This study was carried out in Tatkon Township which is located in northernmost part of Ottra District, Nay Pyi Taw Council Area. Tatkon Township is situated between Latitude 20° 20′ North and Longitudes 96° 30′ East. It is situated among the Shan State in the East, Mandalay Region in the North, Magway Region in the West and other townships of Ottra District in the South (Figure 1). The average annual temperature of Tatkon is 31 degrees celcius and the average annual rainfall is about 864 mm. Therefore, Tatkon has a fair weather where a wide range of cereals, vegetables, spices and cut flowers can be grown well. The various kinds of crops grown by most of the farmers in Tatkon Township are rice, maize, cotton, sugarcane, sunflower, groundnut, sesame, greengram, blackgram, lablab bean, chickpeas, chilli, watermelon and vegetables such as tomatoes, cabbage, cauliflowers, spinach etc. Therefore, the demand for fertilizer is ever increasing. There are about 40 agrochemical and fertilizer shops in Tatkon Township. The area of Tatkon Township is 180,237 hectares and cultivated area is 43,780 hectares, 24.3% of total area. The area of paddy land is about 21,145 hectares (48.3%) and dry land is about 22,627 hectares (51.7%) (DoA, 2014).

Sampling procedure

There are 49 village tracts in Tatkon Township and most of the rice growing village tracts were targeted in sampling frame. The four village tracts in which two are far from the main road and two are close to the main road, were selected for the study. The villages were selected with the assumption that if they are close to the main road, they have more chance to get extension services, irrigation water, market access, and up-to-date information.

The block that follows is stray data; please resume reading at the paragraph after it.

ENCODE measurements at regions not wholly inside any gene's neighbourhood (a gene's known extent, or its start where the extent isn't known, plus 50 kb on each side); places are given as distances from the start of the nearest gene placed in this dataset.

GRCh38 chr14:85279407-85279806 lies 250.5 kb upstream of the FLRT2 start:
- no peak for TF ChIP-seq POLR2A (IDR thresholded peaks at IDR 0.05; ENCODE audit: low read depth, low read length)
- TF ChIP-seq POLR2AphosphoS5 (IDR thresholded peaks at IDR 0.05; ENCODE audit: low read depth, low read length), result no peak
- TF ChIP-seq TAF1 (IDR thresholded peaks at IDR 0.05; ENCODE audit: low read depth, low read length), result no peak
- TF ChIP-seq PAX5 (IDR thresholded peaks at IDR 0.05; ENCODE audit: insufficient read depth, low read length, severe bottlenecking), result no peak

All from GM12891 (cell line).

The selected village tracts were Nyaungdone Aing, Kyauk Sa Yit Kone, Magyi Bin and Kyee Chaung. Sample respondents from each village tract were randomly selected and personally interviewed through structured interview schedule and a total of 157 respondents were involved in the study (Table 1).

Data collection and sources

For primary data collection, the questionnaire was tested in a pilot survey in January 2020. The initial structured interview schedule was refined after the pilot and the main survey was conducted in February to March, 2020.